Hotel art.

A bit chilly but a nice place to just sit.

First view. Khajuraho is known the world over for its temples, architecture, and erotic sculptures. There are 22 Hindu temples left out of 85 originally built here dating to the 10th century. It is protected as a UNESCO World Heritage site.
Built during the 500-year reign of the Chandela dynasty, the temples here represent a burst of creative and religious energy that faded as Islam gained influence and Hindu Khajuraho ultimately was abandoned. When Muslim invaders destroyed many relics of Hinduism throughout India, Khajuraho was out of harm's way because of its remote location which, ironically resulted in the well preserved temples we can explore today.
The temples are adorned with wonderful sculptures and represent the finest examples of temple architecture in northern India. 
Some of the sculptures are very erotic, commonly called Kamasutra. There are many interpretations of the erotic carvings. Some think that they are meant to be a reminder that life should be enjoyed to the fullest. Others think the carvings portray that, for seeing the deity, one must leave his or her sexual desires outside the temple.
Of course as always there are monkeys around. This one really looks like one of the carved features.

A lot of renovation/restoration is going on. You can recognize the new pieces by the color. Lately new pieces are not carved any more. To distinguish them from the really old, they are left plain.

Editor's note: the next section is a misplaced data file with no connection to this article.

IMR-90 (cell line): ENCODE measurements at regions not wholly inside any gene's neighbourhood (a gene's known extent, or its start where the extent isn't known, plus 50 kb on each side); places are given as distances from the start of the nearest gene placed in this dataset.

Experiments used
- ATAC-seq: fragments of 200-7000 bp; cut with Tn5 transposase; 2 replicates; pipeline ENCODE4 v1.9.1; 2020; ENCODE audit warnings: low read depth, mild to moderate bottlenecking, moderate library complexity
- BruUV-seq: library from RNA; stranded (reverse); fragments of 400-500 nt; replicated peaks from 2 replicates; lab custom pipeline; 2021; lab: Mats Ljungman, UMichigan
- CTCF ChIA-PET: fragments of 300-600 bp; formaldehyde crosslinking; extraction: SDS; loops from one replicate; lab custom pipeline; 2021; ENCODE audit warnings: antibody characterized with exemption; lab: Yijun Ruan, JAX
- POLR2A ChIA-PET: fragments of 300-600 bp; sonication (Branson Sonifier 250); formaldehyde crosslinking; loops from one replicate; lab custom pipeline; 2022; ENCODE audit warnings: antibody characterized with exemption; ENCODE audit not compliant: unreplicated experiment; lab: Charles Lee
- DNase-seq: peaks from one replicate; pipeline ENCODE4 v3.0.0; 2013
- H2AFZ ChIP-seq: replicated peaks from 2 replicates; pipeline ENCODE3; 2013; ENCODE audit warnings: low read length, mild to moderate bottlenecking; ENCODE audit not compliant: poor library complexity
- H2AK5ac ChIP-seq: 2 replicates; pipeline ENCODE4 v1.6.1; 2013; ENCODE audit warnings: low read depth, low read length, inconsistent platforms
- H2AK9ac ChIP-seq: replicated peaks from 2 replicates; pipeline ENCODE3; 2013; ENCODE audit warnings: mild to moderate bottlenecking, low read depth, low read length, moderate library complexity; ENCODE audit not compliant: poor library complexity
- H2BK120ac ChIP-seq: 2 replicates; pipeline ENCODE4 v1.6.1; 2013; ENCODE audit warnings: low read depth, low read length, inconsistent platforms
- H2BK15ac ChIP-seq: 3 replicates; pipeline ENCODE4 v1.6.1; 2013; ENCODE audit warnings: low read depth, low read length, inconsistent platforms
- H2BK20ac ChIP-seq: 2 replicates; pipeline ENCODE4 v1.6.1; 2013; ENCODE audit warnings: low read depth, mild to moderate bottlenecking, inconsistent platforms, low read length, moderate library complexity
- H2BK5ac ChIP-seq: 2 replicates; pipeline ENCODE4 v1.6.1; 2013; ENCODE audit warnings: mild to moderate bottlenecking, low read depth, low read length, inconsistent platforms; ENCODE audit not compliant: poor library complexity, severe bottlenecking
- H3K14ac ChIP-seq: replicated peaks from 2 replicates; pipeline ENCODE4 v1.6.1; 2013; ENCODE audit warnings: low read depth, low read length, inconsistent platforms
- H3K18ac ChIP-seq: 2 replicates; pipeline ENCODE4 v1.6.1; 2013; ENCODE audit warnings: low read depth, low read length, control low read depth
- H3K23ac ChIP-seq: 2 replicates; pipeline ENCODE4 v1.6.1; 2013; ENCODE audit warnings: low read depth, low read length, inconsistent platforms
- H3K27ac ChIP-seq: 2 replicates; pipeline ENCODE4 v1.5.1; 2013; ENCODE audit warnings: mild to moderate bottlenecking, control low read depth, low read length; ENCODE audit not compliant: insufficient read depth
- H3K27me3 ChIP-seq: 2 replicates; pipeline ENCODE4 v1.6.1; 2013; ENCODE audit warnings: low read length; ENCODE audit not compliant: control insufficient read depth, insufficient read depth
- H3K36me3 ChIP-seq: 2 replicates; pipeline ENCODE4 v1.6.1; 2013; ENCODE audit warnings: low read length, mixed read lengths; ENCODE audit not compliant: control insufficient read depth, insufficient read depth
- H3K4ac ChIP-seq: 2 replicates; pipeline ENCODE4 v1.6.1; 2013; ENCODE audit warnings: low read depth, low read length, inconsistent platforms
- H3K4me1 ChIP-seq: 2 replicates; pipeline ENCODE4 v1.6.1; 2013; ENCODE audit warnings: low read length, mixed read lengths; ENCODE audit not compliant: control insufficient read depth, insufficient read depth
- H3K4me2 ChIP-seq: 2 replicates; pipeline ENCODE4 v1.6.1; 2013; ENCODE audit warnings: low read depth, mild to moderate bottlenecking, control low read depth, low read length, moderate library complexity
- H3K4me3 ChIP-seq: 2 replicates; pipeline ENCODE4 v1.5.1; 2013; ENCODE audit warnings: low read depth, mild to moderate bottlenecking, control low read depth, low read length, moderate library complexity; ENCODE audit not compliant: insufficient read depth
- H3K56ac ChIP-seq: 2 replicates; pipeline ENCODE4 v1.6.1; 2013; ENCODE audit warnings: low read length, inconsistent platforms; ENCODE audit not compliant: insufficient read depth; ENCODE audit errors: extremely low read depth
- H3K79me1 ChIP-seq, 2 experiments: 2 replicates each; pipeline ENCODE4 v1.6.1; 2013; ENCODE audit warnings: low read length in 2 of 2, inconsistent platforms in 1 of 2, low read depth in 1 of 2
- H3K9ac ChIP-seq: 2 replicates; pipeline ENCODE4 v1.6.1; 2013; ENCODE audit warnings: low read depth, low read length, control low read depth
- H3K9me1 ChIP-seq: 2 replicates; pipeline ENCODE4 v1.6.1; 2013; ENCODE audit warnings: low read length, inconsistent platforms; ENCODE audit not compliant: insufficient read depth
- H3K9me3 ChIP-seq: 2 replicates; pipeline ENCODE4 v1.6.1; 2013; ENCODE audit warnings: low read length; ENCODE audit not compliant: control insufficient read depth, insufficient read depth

Inside the Lakshman Temple (always take your shoes off).
 The ceiling.
 Lakshman temple.

These were remnants laying around behind the temple because they probably don't know where they belong. Probably from the other 63 temples which have not survived so well.
The temples were totally overgrown by the jungle. A British officer found them in the late 19th century while hunting.

A mongoose running across the lawn.  
Every time we leave the bus to visit a special sight, Praveen reminds us that our "friends" will greet us on our return with their wares. The hawkers usually walk next, in front, or behind us while waving things into our faces. When we are coming back from the sight, things get cheaper. When we are in the bus (see picture) they offer the real price (or so we think, haha). A lot of purchasing is going on then ... with Praveen's help. 
In this town we had to have also a local guide. He told the hawkers that he would deal with the one at the very end of the queue (which helped just a little while).
These are the Jain temples. Jainism is similar to Hinduism.

And again our "friends" at the bus door.
In the evening we went to a theater were we saw "Dances of India" performed.
Praveen arranged for us to have a lovely dinner on the hotel grounds outdoors. It was lovely.

1 comment:

  1. I think I'm using up my adjectives too soon. Astonishing temples. Jainism is really interesting. They are seriously radical vegans. Many won't eat root vegetables and flour because tiny organisms get killed during harvesting.